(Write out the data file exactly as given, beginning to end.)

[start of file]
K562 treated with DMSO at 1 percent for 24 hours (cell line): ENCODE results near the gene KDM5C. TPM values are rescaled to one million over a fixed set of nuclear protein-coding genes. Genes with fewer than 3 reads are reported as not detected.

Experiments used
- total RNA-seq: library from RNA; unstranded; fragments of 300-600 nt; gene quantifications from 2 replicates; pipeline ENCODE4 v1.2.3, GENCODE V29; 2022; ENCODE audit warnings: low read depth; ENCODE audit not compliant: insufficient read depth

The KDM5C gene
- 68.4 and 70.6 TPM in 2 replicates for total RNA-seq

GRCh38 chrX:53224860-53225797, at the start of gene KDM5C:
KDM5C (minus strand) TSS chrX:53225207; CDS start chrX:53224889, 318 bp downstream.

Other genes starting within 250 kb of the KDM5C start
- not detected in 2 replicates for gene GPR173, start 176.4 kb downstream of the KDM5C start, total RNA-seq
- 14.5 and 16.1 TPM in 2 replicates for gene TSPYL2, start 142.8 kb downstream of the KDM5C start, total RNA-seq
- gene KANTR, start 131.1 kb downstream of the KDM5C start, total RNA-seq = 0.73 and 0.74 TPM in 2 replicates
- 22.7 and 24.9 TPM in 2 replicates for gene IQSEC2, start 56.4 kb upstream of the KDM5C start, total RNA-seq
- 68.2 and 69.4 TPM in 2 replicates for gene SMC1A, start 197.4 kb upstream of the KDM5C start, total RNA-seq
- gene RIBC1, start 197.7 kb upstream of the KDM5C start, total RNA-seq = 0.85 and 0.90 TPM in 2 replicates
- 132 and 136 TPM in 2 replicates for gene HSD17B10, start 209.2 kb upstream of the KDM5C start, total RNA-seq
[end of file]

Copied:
K562 treated with DMSO at 1 percent for 24 hours (cell line): ENCODE results near the gene KDM5C. TPM values are rescaled to one million over a fixed set of nuclear protein-coding genes. Genes with fewer than 3 reads are reported as not detected.

Experiments used
- total RNA-seq: library from RNA; unstranded; fragments of 300-600 nt; gene quantifications from 2 replicates; pipeline ENCODE4 v1.2.3, GENCODE V29; 2022; ENCODE audit warnings: low read depth; ENCODE audit not compliant: insufficient read depth

The KDM5C gene
- 68.4 and 70.6 TPM in 2 replicates for total RNA-seq

GRCh38 chrX:53224860-53225797, at the start of gene KDM5C:
KDM5C (minus strand) TSS chrX:53225207; CDS start chrX:53224889, 318 bp downstream.

Other genes starting within 250 kb of the KDM5C start
- not detected in 2 replicates for gene GPR173, start 176.4 kb downstream of the KDM5C start, total RNA-seq
- 14.5 and 16.1 TPM in 2 replicates for gene TSPYL2, start 142.8 kb downstream of the KDM5C start, total RNA-seq
- gene KANTR, start 131.1 kb downstream of the KDM5C start, total RNA-seq = 0.73 and 0.74 TPM in 2 replicates
- 22.7 and 24.9 TPM in 2 replicates for gene IQSEC2, start 56.4 kb upstream of the KDM5C start, total RNA-seq
- 68.2 and 69.4 TPM in 2 replicates for gene SMC1A, start 197.4 kb upstream of the KDM5C start, total RNA-seq
- gene RIBC1, start 197.7 kb upstream of the KDM5C start, total RNA-seq = 0.85 and 0.90 TPM in 2 replicates
- 132 and 136 TPM in 2 replicates for gene HSD17B10, start 209.2 kb upstream of the KDM5C start, total RNA-seq